By Pam Martens and Russ Martens: November 24, 2020 ~
Late yesterday afternoon, while the stock market was still open, three reporters at the Wall Street Journal penned an article with this opening statement: “President-elect Joe Biden plans to nominate former Federal Reserve Chairwoman Janet Yellen, an economist at the forefront of policy-making for three decades, to become the next Treasury secretary, according to people familiar with the decision.”
Within the next half hour, every major newswire and many of the largest newspapers in the U.S. were repeating the Journal’s story.
The Journal noted that the Biden camp wasn’t expected to make a “formal announcement” of the Yellen nomination until November 30. Nonetheless, the Journal decided it had the self-anointed right to stand in for the Biden transition team and make the announcement a week ahead of time.
To induce a nice big stock market rally on the news (the Dow closed up 327.7 points) the Journal article carried this pivotal paragraph:
“Ms. Yellen is an ‘excellent choice for Treasury secretary,’ said Gary Cohn, President Trump’s former top economic adviser, in a statement. ‘Having had the opportunity to work with then-Chair Yellen, I have no doubt she will be the steady hand we need to promote an economy that works for everyone, especially during these difficult times.’ ”
By invoking Cohn’s name, the Journal was simultaneously invoking the approval of Goldman Sachs. Prior to arriving in the Trump administration, Cohn was the Co-President of Goldman Sachs who oversaw its trading business in the leadup to the 2008 crash. While Cohn sat in a top management position at Goldman, it offloaded billions of dollars of toxic subprime mortgage securities onto unwary customers, with employees even referring to one offering as a “shitty deal” in emails. Goldman was shorting (betting against) some of the pools of mortgages it was representing to its customers as a good investment and allowing John Paulson’s hedge fund to do the same after the hedge fund selected mortgages designed to fail. Billions of dollars of this rotten paper were sold to public pension funds and other institutional investors.
In April 2011, the Senate’s Permanent Subcommittee on Investigations released a 635-page report which included specifics on the deceitful and fraudulent role that Goldman Sachs played, among others, in burning down Wall Street and the U.S. economy in the greatest collapse since the Great Depression.
The Journal’s editorial and opinion pages, have, to a large degree, failed to acknowledge the corrupt role that Wall Street banks played in the last crisis or their ongoing crime spree. As we wrote in 2015, the Journal has consistently sent this message to the big Wall Street banks since they crashed the financial system and U.S. economy in 2008: “even though you caused the greatest economic collapse to your country since the Great Depression, you didn’t deserve ‘fierce regulatory scrutiny’; despite your serial crime spree since that collapse, regulators have one hell of a nerve trying to pull back the curtain on the culture you’re breeding inside your secretive, financial Petri dish; but, pay no heed to these nosy jackals, you can always count on the Wall Street Journal opinion pages to shoot the messenger and cover your jaded backsides.”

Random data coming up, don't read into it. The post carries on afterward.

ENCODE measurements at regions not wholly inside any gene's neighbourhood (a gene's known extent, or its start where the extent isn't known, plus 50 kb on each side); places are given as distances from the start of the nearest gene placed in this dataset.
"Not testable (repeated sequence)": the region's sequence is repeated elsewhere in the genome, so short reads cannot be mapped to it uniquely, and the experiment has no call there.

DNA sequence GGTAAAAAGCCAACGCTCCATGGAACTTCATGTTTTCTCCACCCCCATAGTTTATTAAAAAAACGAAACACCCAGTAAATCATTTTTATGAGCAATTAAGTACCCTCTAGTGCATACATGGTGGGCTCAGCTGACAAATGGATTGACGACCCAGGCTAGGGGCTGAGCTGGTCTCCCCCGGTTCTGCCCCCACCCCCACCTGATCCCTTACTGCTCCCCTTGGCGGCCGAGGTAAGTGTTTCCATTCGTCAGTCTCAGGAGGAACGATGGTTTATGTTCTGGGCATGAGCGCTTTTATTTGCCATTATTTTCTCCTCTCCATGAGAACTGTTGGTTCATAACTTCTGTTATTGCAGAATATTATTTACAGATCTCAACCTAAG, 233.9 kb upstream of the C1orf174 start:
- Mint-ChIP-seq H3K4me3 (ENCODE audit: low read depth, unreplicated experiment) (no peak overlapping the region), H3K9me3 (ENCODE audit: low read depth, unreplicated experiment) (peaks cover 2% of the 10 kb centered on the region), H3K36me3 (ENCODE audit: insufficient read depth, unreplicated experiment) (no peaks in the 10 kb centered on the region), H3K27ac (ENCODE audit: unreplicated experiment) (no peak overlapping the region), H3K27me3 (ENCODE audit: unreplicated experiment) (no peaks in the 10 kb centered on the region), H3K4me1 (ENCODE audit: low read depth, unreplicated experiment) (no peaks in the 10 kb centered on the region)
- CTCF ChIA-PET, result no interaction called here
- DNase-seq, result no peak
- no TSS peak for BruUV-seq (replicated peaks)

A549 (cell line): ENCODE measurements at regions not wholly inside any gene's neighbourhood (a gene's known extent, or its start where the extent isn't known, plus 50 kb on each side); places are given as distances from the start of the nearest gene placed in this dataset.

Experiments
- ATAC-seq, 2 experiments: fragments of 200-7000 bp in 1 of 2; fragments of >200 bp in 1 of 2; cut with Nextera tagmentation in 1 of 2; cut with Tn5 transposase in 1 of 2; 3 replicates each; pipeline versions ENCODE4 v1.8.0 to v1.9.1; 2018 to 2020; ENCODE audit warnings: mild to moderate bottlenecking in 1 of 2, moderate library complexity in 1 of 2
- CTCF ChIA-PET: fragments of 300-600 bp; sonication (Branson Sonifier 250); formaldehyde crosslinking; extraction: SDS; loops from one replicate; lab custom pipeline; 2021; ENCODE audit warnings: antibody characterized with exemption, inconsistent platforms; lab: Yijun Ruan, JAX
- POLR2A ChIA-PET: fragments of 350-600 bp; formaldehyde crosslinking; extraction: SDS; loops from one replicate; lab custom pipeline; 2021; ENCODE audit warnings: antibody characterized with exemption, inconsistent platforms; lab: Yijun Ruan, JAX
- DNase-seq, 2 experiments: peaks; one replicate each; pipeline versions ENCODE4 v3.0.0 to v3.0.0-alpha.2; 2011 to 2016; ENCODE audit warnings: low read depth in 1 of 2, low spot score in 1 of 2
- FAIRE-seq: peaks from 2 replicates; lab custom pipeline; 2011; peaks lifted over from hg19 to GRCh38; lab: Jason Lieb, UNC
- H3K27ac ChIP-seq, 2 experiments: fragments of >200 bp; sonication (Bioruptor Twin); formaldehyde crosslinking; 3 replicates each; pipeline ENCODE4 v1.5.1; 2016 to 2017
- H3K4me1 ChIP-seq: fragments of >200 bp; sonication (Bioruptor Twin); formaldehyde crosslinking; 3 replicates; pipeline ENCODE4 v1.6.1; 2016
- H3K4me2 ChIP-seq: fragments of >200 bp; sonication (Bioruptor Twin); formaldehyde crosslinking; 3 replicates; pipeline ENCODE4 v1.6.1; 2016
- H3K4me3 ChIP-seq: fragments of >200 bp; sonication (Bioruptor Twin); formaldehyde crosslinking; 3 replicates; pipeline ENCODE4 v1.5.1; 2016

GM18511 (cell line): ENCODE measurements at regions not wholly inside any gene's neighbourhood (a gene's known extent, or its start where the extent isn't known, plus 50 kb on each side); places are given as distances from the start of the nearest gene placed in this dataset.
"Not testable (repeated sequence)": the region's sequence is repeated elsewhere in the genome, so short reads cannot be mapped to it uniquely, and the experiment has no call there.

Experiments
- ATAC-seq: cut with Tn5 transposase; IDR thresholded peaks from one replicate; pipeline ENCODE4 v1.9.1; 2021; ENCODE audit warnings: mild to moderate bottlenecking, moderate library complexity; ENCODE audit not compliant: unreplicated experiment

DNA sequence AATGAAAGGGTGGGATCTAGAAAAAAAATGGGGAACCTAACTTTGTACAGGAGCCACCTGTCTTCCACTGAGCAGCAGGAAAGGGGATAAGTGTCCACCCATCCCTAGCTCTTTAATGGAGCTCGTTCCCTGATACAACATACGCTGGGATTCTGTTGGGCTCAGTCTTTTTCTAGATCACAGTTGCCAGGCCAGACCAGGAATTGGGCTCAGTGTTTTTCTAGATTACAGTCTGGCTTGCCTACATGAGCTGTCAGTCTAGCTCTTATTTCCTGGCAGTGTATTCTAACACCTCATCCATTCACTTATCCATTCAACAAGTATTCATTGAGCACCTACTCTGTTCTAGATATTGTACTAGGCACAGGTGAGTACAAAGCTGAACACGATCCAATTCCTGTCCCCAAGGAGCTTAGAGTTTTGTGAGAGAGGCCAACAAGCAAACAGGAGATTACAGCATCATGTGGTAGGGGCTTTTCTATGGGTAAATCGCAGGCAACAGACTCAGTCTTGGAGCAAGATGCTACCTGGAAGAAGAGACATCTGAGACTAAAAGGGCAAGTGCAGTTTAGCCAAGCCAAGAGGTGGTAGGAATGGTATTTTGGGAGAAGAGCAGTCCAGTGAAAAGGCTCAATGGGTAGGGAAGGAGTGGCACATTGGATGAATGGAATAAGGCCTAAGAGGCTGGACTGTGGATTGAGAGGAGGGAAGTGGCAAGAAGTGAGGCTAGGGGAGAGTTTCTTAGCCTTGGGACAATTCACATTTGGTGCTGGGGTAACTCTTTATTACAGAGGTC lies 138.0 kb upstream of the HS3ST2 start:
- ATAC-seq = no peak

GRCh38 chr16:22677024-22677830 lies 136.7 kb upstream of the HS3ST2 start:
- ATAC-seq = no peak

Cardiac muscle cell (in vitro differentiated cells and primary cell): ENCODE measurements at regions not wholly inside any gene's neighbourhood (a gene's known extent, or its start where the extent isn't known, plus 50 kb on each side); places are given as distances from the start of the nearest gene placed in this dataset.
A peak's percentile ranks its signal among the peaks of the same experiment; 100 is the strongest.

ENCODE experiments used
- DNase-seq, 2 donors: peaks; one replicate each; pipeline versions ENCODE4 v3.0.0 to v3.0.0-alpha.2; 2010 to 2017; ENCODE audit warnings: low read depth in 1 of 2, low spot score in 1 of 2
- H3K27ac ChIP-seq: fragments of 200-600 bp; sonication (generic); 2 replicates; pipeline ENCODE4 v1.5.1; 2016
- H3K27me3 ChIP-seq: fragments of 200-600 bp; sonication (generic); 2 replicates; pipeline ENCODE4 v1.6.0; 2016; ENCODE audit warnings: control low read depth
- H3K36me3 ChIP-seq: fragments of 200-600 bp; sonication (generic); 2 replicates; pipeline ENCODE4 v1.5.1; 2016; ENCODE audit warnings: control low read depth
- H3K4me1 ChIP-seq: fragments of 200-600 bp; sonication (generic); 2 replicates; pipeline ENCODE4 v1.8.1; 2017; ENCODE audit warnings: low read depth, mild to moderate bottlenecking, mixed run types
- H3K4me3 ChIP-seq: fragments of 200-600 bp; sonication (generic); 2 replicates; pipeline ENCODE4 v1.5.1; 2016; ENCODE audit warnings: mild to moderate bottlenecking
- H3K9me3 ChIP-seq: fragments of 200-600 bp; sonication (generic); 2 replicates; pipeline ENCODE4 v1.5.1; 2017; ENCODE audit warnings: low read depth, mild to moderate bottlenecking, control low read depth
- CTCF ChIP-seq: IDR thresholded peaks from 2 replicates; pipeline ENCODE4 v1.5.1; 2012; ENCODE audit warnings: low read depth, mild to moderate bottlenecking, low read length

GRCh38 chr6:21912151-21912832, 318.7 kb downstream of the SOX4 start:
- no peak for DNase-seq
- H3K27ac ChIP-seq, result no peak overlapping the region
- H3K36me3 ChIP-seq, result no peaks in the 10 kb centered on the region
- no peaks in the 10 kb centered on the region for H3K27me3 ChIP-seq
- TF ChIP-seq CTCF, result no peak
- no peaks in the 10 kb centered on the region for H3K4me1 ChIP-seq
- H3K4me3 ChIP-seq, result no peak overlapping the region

In an effort to counter the glee on Wall Street yesterday with the Yellen news, which might be interpreted by progressives that Biden was selling out to Wall Street, Elizabeth Warren Tweeted the following at 4:34 p.m. yesterday as the Yellen headlines were appearing coast-to-coast:
“Janet Yellen would be an outstanding choice for Treasury Secretary. She is smart, tough, and principled. As one of the most successful Fed Chairs ever, she has stood up to Wall Street banks, including holding Wells Fargo accountable for cheating working families.”
In truth, no federal regulator has held Wall Street banks accountable in either the Obama or Trump administrations. JPMorgan Chase just landed its 4th and 5th felony counts in six years; Goldman was just criminally charged by the Justice Department in an international bribery and kickback scandal; and Citigroup has the worst rap sheet in its century of existence.
Warren’s laudatory sentiments about Yellen yesterday were not exactly Warren’s take on July 15, 2014 when Fed Chair Yellen appeared before the Senate Banking Committee to present her semi-annual report on monetary matters. A tense exchange took place between Yellen and Warren over the so-called “living wills” for the mega banks on Wall Street. After reminding Yellen that Section 165 of Dodd-Frank mandated that the Wall Street mega banks had to submit annual, “credible” plans to the Fed explaining how they could be quickly wound down if they got into severe financial trouble, rather than asking for another taxpayer bailout, Warren noted how massive some of these banks had grown since the 2008 crash. Lehman Brothers, said Warren, had $639 billion in assets and 209 subsidiaries when it failed in 2008 and it took three years to unwind the bank in bankruptcy. As of July 2014, noted Warren, JPMorgan Chase had $2.5 trillion in assets and 3,391 subsidiaries.
Yellen told Warren that some of these living wills were “tens of thousands of pages.”